- Dr. Cooper you have managed to overcome all the odds and become a distinguished doctor. How did you get to the top? Tell us your journey.
Every journey starts with a thought. My thought has always been: who am I, and what I want out of my life! The answer in my case was clear from the very beginning. I wanted to be a journalist. I wanted to explore reality to feed my hungry brain. I have become a doctor to take over my father’s business, and I must admit at the beginning my studying wasn’t easy. Subjects like Inorganic chemistry were hard to digest. Let’s say it was a good exercise of character and required real gumption. It turned out to be extremely useful. The day after my graduation I started working for a pharmaceutical company that researches the brain. Sheer paradise! When the question you want to answer is: who am I, the brain is certainly the first place that you want to look at. Your brain is the driver, your brain is the controller, your brain is the magic in you. You love with your brain, not with your heart. You feel your body because your body is an extended brain. I believe we don’t get to love our brain like we should, because we take it for granted. In Latin, the verb to know means to love as well. The greatest intuition of all times! I started with the brain and journalism became a consequence. At the top of my career I met a charming doctor. We decided to get married in three days. We had three brilliant children, today students in top universities in the US, Australia and Europe. I slowed down all my activities for taking care of my offspring, I believe that if you take the responsibility to bring three new entries into this trouble world, you have to act accordingly. I have never regretted it. Today I feel complete, but my brain desires more studying and interactions. Sometimes it is hard to keep up with my own brain speed!
2. Dr. Cooper in addition to your high credentials in the academia, you are a master communicator in the media and very successful journalist. What a renaissance woman. How does your typical day looks like? What advice would you give to young people who likes to follow your footsteps?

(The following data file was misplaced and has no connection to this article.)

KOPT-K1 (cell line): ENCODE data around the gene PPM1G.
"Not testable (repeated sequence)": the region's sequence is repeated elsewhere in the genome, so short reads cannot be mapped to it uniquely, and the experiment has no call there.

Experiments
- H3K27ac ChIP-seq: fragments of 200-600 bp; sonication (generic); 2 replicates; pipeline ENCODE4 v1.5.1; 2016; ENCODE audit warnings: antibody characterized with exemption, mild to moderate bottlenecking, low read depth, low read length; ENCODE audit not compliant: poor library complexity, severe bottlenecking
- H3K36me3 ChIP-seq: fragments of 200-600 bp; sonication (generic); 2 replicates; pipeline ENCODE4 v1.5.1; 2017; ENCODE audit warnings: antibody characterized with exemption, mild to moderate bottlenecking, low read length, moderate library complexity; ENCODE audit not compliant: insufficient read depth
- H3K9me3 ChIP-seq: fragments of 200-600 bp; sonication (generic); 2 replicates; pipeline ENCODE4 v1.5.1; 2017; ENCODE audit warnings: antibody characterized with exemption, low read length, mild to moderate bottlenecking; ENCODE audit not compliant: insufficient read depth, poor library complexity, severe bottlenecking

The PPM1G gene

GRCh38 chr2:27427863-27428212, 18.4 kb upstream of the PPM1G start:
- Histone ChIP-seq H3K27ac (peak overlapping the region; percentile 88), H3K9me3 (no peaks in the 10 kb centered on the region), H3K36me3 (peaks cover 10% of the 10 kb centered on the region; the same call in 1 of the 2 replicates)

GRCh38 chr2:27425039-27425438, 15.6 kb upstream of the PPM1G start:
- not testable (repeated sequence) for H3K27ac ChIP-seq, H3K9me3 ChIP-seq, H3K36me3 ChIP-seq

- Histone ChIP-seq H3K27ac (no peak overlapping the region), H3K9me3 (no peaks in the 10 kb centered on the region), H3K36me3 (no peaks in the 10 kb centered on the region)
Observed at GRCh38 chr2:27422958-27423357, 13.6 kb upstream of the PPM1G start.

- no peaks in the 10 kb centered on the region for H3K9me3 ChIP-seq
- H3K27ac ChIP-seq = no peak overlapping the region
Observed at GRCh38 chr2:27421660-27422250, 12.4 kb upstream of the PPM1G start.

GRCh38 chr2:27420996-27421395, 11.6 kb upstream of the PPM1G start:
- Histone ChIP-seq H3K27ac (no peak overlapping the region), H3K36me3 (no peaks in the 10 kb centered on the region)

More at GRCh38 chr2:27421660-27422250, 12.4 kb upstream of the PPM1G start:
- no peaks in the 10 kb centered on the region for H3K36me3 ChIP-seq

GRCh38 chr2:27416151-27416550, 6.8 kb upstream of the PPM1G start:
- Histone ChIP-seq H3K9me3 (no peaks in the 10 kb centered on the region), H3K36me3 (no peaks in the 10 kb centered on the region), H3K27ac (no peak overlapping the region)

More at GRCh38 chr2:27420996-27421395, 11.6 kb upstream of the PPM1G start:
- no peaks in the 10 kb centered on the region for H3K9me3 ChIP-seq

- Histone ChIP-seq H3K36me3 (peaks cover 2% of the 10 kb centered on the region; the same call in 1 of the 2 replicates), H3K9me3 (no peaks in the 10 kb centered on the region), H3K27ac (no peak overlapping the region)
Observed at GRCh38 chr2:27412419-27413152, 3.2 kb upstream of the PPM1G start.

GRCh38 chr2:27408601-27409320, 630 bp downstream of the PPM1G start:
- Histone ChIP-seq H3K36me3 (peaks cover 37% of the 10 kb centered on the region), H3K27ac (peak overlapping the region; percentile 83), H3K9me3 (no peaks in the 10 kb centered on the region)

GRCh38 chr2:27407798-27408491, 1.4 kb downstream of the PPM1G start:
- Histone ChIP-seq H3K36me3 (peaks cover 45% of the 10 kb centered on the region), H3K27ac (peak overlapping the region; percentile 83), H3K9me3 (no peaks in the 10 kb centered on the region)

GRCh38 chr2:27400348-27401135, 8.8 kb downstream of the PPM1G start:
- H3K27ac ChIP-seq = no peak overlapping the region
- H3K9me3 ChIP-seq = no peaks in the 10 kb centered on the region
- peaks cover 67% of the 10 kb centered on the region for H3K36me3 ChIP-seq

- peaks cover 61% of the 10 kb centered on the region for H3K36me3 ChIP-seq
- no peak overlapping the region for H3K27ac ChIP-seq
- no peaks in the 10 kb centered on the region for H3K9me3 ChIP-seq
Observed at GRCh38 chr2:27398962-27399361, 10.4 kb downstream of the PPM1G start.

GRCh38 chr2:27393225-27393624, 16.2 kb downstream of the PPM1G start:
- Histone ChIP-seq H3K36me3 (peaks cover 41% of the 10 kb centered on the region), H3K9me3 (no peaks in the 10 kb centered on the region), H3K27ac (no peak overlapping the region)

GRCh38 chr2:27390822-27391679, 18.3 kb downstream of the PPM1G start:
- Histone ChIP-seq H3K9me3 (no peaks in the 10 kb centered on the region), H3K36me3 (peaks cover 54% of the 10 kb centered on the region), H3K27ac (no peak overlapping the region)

I have no typical days. Every day is unique. The only constant is that I eat and drink in moderation and exercise as much as I can. Mens sana in corpore sano, like Latins said! To a young person who would like to become a journalist I would recommend to learn to feel people, not only facts. A news is just a bunch of words without humanity. Creativity is equally important. The news is the same for all journalists, but with creativity it becomes personal, special, sometimes unforgettable.
3. Dr. Cooper, you believe in the power of sleep and you actually sleep over 8 hours a day. How important is sleep to you? Why?
During sleep the levels of glycogen are replenished in our brain. Consequently, a major function of sleep is to replenish glycogen stores in the brain that have been depleted during wakefulness which is associated to an increased energy demand. You don’t necessarily need 8 hours. If you are woken up by your brain in he middle of the night, sometimes you might enjoy your brain’s company and be attentive to what your brain has to tell you. Of course by saying it I do not mean insomnia on a regular basis. I think we have to have it all reversed: how much sleep deprivation can I afford to be able to function? The answer is not the same for any of us! If your activities are connected with pleasure and satisfaction your sleep will be more relaxed and fulfilling, maybe you would need less sleep. If you are living a sad and problematic stage of your life, sleep can be a consolation and an escape from an unsatisfactory routine, and you may need to sleep more. Again, your needs come first. The key is to clearly recognize your ever changing needs. One above all: the profound, unavoidable need to establish close and durable relations with other human beings, a little thing called love.
Dr. Patty Durath Taiariol Cooper was born and raised in Italy. She spent a consistent part of her childhood in Los Angeles with her mother’s family. She holds a Bachelor Degree in Pharmacy and a PhD in Pharmaceutical Chemistry from the University of Ferrara, one of the oldest and most renowned in Italy. During her professional career she has had and still has prestigious and relevant professional partnerships, like the ones with Alitalia, Glaxo Pharmaceuticals, Cantine Collalto, Bisol Wines, Balsameria Midolini, Ansa News agency, SBS Australia, Antipodi News, Catholic Collegio PioX . The most impressive and lasting one, is with Fidia Pharmaceutical, a company which researches and synthesizes drugs aimed to interact with the Central Nervous System. At the age of 29 she also became an accredited journalist and writes for one of the most prominent Italian daily newspaper, called Il Giornale. In 1997 she was granted an Australian Business Investor Visa, and started working as a correspondent for SBS Radio, an Australian government network.
She published her first book in 2010 and was awarded a prize: “Grangiallo a Castelbrando”. Lately she has been asked to serve as the Honorary Consul for Australia to Italy. She is currently on a speaking tour from Malibu to Beverly Hills and surrounding areas on the topic of Communication. The Keynote title: THE POWER OF YOUR SUCCESSFUL COMMUNICATION
During this keynote you will:
Be empowered to communicate in an innovative way that origins from within.
Address every matter immediately in response to various stimulations.
Be assertive at all times and ask for what you truly want and need
For more information, visit:http://www.tinyurl.com/DrPattyCooperInMalibu